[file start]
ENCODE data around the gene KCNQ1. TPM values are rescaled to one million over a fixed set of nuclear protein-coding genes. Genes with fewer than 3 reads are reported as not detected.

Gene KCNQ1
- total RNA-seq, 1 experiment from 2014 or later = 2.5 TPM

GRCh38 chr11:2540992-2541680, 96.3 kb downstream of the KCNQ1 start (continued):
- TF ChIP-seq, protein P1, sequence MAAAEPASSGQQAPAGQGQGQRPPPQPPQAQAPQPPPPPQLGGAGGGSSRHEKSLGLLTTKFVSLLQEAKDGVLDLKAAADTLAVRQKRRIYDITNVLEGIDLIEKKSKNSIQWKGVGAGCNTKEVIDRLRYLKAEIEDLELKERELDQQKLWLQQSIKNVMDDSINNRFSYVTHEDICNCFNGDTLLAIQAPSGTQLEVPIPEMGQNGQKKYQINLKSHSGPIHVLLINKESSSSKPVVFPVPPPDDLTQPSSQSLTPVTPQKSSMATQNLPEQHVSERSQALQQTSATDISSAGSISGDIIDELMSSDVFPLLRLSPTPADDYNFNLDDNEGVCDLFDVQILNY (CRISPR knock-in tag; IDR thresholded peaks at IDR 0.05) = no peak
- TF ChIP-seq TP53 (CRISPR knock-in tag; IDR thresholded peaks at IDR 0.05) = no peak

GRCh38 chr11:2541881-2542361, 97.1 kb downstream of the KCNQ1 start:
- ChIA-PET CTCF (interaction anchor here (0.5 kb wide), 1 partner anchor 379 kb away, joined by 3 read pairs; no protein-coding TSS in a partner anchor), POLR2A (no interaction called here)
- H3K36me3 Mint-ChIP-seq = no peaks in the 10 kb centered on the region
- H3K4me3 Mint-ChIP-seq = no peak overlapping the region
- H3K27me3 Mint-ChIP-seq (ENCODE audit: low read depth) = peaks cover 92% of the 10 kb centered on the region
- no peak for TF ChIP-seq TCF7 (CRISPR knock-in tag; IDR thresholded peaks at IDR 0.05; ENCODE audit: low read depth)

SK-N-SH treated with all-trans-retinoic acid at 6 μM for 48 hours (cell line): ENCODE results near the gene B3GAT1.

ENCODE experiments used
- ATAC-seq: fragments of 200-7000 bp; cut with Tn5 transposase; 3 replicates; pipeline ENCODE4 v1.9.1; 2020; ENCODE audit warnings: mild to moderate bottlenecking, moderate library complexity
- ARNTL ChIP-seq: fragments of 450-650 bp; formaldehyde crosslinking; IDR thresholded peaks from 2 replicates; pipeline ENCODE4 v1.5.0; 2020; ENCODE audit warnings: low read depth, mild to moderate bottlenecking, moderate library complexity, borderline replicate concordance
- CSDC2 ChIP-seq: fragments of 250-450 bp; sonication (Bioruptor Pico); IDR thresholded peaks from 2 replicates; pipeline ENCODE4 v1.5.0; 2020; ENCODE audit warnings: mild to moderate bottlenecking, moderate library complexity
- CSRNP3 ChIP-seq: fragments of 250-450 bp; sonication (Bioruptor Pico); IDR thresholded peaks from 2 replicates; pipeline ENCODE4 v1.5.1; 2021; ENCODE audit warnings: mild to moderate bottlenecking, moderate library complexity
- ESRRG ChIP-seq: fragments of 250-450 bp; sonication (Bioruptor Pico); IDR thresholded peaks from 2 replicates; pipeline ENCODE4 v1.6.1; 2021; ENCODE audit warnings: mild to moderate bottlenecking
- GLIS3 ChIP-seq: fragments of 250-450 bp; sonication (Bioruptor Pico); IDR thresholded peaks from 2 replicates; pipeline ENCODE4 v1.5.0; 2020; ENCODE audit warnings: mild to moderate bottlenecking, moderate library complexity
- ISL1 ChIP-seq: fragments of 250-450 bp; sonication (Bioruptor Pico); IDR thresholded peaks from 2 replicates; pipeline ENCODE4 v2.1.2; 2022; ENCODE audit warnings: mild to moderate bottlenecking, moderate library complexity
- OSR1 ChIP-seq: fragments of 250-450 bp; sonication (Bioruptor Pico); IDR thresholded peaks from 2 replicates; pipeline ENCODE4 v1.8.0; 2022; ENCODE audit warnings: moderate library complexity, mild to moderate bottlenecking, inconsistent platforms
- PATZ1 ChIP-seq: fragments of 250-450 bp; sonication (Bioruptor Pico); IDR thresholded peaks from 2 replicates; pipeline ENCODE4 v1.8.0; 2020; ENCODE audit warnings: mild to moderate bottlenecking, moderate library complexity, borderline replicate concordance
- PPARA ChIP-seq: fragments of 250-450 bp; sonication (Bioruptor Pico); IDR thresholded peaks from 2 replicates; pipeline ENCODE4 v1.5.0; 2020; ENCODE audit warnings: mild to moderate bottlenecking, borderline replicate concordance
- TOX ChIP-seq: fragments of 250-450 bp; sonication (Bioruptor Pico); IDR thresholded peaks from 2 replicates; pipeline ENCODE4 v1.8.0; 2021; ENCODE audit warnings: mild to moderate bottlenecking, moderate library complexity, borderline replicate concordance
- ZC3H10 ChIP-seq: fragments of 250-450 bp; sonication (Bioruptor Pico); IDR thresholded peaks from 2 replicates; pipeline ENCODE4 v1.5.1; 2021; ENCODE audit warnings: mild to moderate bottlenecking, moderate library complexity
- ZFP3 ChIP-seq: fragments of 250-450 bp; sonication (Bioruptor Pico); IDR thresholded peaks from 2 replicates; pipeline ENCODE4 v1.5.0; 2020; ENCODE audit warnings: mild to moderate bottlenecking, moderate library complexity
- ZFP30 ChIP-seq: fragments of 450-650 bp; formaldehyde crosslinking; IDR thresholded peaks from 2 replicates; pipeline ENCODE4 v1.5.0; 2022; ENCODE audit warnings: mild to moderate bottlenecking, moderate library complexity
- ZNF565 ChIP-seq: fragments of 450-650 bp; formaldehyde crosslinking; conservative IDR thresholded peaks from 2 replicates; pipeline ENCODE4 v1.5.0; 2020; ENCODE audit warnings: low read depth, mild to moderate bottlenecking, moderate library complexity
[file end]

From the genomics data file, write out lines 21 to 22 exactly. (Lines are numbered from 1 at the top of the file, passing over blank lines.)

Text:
- ISL1 ChIP-seq: fragments of 250-450 bp; sonication (Bioruptor Pico); IDR thresholded peaks from 2 replicates; pipeline ENCODE4 v2.1.2; 2022; ENCODE audit warnings: mild to moderate bottlenecking, moderate library complexity
- OSR1 ChIP-seq: fragments of 250-450 bp; sonication (Bioruptor Pico); IDR thresholded peaks from 2 replicates; pipeline ENCODE4 v1.8.0; 2022; ENCODE audit warnings: moderate library complexity, mild to moderate bottlenecking, inconsistent platforms